Carl Long, Fred's closest friend, is killed in Vietnam when his airplane is shot down.


Takes another leave of absence from engineering job to organize an airlift to East Pakistan (now Bangladesh). When the airlift falls apart, he stays on the ground working with the relief organization Oxfam. He designs and constructs refugee camps for families fleeing the civil war.

When Fred returns from Bangladesh, he decides to quit the engineering firm and start his own crisis management firm, Intertect. His initial goal is simply to collect and disseminate information on ways to handle crises such as floods, famines, earthquakes, so the same mistakes would not keep being repeated.

Christmas 1971

Major earthquake in Managua, Nicaragua. Without an invitation, Fred flies his plane to Nicaragua and gets involved in organizing refugee camps.

Early 1970's

With a staff of one, operating out of tiny offices, Intertect goes through very lean years. During one summer, to keep some money coming in, Fred does crop-dusting work throughout the Central Plains.

February 4, 1976

Earthquake in Guatemala kills 23,000 people and leaves more than a million homeless. This time Fred is asked to come down. He creates a housing reconstruction program in Guatemala that teaches local peasants how to build houses that are less likely to collapse in future earthquakes.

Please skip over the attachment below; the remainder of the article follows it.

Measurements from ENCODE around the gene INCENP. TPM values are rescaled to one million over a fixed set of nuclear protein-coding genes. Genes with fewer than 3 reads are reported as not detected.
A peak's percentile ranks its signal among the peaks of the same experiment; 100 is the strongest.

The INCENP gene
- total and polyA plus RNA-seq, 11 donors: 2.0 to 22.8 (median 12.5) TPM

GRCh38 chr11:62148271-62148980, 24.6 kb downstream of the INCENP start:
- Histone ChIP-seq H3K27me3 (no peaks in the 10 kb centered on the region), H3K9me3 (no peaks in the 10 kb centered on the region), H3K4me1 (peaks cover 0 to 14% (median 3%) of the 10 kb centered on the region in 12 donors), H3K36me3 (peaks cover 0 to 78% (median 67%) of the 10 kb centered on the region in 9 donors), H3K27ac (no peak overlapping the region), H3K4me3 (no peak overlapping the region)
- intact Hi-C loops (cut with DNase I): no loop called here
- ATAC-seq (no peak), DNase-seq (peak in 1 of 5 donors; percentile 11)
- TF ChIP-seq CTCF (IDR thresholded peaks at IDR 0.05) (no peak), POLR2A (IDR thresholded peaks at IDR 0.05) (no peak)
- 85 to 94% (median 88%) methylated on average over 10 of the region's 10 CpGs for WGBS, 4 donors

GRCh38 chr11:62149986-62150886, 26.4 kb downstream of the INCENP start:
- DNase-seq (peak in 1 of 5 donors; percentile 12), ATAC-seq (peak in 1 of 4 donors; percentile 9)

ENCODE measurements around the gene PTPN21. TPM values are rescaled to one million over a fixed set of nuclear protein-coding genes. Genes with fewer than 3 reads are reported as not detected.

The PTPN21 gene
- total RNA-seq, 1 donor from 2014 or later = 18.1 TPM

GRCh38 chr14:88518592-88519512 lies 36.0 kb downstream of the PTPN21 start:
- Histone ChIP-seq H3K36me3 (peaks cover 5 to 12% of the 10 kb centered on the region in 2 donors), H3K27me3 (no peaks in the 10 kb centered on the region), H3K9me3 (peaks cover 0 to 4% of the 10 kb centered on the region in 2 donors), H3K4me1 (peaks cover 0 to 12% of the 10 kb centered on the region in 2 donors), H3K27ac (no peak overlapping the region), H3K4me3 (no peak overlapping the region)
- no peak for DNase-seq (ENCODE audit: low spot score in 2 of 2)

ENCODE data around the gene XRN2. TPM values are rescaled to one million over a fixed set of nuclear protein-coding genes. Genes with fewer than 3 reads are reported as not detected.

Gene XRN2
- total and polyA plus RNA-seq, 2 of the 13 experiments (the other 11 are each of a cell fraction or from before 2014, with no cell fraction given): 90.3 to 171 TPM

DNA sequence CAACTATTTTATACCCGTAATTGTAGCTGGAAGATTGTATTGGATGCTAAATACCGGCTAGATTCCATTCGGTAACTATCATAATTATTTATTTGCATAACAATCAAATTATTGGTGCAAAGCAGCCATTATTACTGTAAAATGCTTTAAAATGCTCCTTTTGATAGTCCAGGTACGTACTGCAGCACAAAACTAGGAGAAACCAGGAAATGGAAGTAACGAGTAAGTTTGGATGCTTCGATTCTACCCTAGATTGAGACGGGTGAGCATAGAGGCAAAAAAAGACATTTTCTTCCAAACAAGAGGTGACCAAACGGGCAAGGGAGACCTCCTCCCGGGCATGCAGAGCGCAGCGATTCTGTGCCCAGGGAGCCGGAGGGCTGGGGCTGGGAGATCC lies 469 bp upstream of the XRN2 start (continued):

Following his experience in Guatemala, Fred's reputation as an innovative thinker and critic of the status quo is firmly established. Though often criticized for his independent cowboy approach, he is also respected for his creative ideas and no-nonsense faith in the people whose lives he was trying to help.

Late 1970's-early 80's

Whenever an earthquake strikes, a hurricane blows through, or famine reaches large scale proportions, Fred Cuny is on the scene. He is involved in developing the Emergency Unit of UNHCR, works with the U.S. Bureau of Refugee Affairs in Lebanon on providing assistance to Palestinians; he writes his book Disasters & Development, which quickly becomes a seminal book in disaster relief; and is increasingly involved in training seminars given around the world to spread the "Cuny approach" to handling disasters in a way that used the calamity as a catalyst to improve people's lives.